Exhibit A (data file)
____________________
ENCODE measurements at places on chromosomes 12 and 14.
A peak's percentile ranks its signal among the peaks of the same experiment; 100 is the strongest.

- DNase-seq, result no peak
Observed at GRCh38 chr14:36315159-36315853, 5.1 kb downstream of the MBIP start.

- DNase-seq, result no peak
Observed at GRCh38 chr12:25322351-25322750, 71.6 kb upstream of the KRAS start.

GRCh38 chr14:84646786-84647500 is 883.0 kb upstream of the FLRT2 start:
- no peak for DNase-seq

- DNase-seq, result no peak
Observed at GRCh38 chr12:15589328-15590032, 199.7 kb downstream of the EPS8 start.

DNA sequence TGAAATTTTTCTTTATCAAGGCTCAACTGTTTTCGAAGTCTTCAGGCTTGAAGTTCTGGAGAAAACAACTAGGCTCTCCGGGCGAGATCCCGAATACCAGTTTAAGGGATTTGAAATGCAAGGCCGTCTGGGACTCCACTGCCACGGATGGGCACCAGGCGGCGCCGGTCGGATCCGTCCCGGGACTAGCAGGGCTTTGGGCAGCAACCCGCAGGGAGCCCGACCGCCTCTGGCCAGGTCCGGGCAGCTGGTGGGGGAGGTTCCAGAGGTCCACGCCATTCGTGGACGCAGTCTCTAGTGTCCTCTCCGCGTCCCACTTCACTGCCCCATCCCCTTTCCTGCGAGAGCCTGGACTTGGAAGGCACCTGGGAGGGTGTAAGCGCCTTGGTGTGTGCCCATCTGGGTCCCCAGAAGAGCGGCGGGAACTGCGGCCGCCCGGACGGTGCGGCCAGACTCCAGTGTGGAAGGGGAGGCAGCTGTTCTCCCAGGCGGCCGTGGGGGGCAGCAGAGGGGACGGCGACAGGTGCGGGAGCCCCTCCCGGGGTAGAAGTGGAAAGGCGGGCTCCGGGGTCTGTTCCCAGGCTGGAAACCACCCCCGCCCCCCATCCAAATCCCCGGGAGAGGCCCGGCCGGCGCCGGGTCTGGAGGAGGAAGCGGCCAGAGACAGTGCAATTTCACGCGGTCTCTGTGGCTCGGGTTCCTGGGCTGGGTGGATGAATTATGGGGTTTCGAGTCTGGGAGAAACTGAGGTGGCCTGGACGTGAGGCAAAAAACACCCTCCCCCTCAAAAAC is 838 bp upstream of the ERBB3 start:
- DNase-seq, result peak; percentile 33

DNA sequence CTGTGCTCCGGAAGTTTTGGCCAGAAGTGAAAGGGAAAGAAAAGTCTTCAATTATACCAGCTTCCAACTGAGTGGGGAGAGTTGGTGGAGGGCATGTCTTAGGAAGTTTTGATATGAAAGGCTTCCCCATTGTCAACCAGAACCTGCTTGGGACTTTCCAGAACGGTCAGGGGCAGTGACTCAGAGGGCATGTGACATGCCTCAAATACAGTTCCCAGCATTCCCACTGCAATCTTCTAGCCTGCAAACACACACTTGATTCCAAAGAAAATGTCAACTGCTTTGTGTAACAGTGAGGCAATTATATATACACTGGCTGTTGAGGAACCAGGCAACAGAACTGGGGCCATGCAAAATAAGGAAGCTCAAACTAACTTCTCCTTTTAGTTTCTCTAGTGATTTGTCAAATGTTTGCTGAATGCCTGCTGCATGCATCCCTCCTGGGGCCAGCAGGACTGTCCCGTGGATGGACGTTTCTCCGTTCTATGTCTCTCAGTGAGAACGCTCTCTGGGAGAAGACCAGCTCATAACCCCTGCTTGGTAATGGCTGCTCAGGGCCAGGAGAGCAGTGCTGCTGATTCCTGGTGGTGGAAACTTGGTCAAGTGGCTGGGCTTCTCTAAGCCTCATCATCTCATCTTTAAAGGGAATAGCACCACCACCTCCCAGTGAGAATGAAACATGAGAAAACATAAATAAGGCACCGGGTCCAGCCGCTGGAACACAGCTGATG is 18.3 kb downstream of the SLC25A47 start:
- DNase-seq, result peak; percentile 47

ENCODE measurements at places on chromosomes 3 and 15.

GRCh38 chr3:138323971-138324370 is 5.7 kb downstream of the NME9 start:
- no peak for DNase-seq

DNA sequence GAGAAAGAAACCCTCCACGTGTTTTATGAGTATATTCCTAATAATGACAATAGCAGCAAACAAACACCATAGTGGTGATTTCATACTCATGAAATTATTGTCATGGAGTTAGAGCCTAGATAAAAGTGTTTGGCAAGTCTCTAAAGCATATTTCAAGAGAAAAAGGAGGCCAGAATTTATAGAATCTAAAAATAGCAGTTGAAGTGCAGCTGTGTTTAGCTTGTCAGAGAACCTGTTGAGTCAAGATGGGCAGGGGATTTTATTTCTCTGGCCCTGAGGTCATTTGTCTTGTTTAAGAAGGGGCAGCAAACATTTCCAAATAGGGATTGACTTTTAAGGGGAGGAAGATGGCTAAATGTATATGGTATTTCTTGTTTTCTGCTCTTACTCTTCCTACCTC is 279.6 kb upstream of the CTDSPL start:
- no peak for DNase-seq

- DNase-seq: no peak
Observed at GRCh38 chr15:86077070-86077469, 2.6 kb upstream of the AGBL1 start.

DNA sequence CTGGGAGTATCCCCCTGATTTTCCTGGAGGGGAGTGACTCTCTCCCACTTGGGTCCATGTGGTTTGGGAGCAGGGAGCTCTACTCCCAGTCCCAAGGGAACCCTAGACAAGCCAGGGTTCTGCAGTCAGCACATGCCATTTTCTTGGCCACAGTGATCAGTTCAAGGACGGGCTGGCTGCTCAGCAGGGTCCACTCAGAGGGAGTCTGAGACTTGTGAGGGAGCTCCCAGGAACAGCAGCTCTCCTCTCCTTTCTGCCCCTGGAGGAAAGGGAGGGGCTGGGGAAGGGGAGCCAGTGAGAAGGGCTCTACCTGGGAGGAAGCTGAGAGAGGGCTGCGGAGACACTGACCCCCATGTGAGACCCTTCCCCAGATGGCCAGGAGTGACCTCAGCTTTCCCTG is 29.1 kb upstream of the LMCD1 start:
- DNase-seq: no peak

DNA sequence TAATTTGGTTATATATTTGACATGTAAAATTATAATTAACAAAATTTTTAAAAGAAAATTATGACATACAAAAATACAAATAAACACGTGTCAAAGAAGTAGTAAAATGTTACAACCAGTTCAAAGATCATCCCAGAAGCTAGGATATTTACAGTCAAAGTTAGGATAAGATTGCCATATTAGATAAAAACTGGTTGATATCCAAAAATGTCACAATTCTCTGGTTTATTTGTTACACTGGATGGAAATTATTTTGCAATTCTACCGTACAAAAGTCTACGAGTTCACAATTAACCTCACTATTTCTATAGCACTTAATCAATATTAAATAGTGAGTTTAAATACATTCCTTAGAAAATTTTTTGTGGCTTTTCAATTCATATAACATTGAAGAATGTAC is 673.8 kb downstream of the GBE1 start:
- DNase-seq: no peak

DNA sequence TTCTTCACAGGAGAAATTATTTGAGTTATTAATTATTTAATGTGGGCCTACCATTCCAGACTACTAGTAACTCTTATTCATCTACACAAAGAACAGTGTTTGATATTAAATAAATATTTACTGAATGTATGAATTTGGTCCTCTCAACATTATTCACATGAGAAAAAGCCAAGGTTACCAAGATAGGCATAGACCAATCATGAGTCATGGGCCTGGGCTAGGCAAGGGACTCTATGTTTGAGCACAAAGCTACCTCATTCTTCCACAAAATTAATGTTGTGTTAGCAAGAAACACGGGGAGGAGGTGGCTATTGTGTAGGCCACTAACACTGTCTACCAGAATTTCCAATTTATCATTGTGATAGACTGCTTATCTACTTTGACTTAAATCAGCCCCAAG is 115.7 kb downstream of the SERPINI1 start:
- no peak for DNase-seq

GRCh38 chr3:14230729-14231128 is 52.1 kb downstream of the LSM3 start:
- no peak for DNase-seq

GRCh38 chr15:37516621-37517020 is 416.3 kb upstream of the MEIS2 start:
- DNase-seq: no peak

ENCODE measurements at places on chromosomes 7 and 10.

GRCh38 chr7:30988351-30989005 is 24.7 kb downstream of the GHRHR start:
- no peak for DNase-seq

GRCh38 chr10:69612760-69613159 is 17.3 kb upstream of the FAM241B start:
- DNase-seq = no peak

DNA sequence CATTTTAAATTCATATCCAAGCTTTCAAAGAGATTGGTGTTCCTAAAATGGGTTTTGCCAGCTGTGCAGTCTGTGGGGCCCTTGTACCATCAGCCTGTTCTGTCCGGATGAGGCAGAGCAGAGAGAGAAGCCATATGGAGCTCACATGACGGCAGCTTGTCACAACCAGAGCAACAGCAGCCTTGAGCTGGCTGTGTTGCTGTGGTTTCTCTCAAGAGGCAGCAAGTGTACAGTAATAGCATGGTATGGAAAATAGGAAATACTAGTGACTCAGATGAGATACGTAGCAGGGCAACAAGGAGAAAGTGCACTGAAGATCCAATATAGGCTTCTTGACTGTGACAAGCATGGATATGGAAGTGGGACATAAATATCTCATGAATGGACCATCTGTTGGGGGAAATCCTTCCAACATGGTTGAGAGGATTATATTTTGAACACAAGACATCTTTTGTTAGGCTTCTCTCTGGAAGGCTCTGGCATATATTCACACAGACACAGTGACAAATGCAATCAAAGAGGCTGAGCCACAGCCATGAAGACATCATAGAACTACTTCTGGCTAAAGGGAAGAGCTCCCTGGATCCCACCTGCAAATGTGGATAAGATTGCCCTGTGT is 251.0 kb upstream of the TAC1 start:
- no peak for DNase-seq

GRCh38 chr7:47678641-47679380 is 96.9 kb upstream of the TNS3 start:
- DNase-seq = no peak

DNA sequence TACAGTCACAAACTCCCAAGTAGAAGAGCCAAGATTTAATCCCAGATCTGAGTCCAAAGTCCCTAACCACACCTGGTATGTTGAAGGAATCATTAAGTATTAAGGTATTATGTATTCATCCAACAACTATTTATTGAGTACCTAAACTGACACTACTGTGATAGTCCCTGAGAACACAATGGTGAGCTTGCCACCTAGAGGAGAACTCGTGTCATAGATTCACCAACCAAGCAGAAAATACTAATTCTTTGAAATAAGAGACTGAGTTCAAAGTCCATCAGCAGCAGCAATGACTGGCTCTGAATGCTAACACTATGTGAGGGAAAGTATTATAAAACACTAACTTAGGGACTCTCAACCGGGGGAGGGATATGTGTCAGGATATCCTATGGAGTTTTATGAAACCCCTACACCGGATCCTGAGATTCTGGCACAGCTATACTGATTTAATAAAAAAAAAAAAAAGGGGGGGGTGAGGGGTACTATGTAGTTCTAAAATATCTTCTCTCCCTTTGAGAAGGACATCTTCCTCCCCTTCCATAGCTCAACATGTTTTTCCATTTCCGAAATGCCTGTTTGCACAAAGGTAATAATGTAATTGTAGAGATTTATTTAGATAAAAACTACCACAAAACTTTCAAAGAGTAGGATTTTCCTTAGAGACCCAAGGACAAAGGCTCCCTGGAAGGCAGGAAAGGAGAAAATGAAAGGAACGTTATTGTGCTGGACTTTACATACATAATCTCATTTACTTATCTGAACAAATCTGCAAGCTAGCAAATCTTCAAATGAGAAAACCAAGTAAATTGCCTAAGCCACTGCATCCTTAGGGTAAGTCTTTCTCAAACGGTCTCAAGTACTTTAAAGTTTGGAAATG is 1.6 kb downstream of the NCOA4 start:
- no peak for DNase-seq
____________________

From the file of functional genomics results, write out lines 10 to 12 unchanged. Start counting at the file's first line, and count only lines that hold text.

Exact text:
Observed at GRCh38 chr12:15589328-15590032, 199.7 kb downstream of the EPS8 start.

DNA sequence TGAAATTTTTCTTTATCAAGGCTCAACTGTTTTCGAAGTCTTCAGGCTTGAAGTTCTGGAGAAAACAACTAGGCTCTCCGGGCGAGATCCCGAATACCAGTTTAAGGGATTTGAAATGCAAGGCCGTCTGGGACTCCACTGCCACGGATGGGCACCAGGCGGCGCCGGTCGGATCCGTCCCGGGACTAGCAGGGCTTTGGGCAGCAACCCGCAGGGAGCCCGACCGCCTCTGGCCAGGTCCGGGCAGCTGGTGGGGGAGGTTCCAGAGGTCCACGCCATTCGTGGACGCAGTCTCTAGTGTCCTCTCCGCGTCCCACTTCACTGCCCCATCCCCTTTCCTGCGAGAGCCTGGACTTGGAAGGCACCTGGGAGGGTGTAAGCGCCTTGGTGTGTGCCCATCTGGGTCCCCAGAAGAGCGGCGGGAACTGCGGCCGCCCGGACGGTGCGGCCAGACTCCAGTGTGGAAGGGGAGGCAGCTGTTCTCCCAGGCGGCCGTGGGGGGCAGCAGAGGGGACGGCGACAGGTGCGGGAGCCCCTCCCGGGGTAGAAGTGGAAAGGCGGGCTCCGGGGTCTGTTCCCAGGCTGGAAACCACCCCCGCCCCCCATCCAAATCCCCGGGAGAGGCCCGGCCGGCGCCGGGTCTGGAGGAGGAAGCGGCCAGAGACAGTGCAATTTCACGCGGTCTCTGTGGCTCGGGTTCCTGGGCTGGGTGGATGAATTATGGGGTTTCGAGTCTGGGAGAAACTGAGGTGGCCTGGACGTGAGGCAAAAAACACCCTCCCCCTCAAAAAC is 838 bp upstream of the ERBB3 start:
- DNase-seq, result peak; percentile 33